Society without a State

28 12 2006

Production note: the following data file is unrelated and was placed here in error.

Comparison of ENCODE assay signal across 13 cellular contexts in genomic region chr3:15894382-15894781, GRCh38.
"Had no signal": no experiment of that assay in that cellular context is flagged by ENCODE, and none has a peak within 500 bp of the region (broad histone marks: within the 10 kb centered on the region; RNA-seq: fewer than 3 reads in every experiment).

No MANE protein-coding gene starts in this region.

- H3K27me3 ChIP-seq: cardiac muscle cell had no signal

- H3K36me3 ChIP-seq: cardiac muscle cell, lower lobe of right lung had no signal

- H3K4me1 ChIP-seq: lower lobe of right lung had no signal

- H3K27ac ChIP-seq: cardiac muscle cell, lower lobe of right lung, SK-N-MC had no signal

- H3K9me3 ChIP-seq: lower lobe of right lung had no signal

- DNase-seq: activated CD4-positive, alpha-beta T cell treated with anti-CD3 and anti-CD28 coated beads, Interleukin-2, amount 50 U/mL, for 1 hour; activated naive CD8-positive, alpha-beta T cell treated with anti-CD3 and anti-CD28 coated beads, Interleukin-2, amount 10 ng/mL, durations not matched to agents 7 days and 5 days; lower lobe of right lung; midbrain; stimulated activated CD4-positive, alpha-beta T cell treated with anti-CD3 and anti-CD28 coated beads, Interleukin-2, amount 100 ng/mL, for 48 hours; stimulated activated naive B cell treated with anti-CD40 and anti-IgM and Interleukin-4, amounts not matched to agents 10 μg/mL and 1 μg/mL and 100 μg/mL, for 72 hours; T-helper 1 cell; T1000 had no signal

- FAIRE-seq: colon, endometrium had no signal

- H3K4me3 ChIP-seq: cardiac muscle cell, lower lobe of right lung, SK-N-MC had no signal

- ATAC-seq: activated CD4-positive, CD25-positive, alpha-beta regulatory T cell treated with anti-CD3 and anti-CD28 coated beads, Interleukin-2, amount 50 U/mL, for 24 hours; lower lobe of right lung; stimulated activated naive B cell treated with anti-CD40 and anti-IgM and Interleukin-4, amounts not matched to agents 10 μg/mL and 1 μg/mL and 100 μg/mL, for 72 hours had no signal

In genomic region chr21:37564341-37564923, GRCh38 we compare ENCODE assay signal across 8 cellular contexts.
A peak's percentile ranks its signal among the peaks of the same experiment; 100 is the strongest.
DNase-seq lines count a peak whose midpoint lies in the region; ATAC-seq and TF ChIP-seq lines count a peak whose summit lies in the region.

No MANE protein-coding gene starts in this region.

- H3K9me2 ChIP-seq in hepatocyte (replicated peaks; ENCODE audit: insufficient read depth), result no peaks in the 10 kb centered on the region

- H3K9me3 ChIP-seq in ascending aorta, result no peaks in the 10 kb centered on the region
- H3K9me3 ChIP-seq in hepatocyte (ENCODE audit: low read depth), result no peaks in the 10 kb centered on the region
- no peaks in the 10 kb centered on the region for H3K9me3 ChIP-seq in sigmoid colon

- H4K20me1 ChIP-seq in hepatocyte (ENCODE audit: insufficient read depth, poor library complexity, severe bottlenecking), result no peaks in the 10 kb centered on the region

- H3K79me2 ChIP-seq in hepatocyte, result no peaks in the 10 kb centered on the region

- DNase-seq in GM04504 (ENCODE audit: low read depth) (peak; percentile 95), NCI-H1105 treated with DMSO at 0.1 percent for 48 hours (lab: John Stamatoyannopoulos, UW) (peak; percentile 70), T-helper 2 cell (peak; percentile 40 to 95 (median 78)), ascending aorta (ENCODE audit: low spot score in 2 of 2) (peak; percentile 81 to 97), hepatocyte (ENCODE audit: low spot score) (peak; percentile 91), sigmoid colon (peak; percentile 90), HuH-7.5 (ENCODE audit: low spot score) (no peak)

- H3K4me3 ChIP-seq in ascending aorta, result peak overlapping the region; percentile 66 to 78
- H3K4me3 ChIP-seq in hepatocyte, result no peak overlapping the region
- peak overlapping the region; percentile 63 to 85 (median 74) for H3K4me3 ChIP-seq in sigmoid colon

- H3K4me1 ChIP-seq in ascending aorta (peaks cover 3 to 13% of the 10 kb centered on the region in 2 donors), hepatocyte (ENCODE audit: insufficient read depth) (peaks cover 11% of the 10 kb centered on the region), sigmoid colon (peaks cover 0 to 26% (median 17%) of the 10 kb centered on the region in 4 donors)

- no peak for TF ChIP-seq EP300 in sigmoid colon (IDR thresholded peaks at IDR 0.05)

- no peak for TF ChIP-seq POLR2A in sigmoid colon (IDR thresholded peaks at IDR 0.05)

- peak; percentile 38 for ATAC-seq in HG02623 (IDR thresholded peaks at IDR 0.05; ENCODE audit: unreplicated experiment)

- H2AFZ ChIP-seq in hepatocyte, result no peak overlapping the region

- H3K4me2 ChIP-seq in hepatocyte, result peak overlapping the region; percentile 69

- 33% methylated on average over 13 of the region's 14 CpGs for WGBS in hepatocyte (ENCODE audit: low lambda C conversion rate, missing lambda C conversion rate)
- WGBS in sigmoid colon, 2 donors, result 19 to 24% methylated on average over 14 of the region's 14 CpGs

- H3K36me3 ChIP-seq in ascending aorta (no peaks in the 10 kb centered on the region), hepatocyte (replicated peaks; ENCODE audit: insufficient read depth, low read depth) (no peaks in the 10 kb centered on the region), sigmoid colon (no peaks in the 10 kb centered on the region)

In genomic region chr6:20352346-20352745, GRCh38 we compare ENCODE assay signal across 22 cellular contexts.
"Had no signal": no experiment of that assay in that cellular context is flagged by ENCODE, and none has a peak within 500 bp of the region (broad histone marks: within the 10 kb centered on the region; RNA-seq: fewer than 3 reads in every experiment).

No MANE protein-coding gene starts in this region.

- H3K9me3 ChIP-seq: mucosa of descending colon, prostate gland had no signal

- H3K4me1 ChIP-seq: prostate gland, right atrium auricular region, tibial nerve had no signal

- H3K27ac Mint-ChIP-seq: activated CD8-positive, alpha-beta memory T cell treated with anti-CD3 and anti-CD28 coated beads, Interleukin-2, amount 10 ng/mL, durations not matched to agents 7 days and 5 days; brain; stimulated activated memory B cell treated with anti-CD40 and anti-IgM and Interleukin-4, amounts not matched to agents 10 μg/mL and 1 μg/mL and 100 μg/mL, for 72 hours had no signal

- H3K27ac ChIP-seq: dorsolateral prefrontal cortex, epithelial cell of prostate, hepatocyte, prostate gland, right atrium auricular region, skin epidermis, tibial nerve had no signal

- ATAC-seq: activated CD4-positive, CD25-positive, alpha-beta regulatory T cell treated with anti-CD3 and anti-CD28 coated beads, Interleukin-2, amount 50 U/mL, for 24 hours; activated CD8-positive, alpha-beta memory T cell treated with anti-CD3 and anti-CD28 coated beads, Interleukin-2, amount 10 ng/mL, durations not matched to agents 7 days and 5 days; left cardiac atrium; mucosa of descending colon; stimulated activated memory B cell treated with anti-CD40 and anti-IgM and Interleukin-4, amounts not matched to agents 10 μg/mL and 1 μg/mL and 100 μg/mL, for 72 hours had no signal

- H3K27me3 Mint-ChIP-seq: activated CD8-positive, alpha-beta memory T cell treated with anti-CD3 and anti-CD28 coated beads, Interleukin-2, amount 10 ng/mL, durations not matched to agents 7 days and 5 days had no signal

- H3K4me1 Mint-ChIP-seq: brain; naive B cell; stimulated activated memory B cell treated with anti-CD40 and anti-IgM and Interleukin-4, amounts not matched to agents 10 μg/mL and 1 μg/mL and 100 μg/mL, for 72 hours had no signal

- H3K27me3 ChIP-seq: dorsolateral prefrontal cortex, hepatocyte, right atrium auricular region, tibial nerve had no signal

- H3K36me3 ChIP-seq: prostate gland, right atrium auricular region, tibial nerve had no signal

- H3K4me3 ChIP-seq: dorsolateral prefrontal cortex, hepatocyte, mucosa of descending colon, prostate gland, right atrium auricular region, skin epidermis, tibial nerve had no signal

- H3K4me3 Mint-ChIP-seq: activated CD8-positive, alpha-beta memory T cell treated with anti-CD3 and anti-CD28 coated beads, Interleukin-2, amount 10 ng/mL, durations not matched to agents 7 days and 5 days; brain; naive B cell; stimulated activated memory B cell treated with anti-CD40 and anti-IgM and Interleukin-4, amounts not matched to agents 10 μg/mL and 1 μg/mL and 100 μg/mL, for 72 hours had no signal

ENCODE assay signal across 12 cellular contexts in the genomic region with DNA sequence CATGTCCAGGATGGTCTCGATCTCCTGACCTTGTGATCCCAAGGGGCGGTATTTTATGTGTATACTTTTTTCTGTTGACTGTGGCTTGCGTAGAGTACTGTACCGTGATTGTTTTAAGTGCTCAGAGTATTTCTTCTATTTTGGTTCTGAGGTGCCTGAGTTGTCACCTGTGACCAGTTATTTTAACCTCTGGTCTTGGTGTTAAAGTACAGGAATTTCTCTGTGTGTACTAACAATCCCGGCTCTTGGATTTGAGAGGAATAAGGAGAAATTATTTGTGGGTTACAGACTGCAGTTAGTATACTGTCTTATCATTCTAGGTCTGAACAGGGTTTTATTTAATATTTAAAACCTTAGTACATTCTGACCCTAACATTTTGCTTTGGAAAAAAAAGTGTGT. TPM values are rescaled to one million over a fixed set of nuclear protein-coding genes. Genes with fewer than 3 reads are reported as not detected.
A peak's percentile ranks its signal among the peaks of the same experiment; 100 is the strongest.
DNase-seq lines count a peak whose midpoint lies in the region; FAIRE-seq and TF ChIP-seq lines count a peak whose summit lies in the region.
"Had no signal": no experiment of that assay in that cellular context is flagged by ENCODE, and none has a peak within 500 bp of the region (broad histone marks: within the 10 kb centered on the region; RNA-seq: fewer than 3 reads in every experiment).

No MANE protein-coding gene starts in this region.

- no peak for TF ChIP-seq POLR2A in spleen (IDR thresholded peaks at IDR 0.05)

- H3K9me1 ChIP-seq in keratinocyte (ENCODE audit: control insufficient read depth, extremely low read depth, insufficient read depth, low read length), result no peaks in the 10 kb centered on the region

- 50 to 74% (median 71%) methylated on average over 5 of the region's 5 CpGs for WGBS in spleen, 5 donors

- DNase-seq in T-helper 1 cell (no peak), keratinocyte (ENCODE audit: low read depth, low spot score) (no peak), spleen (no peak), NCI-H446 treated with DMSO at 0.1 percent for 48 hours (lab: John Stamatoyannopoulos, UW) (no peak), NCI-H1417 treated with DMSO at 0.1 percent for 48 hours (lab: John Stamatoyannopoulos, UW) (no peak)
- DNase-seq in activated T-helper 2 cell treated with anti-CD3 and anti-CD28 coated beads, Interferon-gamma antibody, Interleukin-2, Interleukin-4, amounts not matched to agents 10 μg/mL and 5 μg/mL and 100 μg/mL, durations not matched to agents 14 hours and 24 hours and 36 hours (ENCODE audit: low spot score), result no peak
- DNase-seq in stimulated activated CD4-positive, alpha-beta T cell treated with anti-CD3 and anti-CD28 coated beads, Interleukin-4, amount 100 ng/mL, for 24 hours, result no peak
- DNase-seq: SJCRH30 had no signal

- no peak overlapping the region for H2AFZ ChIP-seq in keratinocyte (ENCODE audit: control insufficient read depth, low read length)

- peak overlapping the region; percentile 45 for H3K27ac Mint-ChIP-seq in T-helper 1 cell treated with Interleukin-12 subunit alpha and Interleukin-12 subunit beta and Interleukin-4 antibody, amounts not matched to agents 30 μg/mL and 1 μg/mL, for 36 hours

In attempting to outline how a “society without a state” — that is, an anarchist society — might function successfully, I would first like to defuse two common but mistaken criticisms of this approach. First, is the argument that in providing for such defense of or protection services as courts, police, or even law itself, I am simply smuggling the state back into society in another form, and that therefore the system I am both analyzing and advocating is not “really” anarchism. This sort of criticism can only involve us in an endless and arid dispute over semantics. Let me say from the beginning that I define the state as that institution which possesses one or both (almost always both) of the following properties: (1) it acquires its income by the physical coercion known as “taxation”; and (2) it asserts and usually obtains a coerced monopoly of the provision of defense service (police and courts) over a given territorial area. An institution not possessing either of these properties is not and cannot be, in accordance with my definition, a state.

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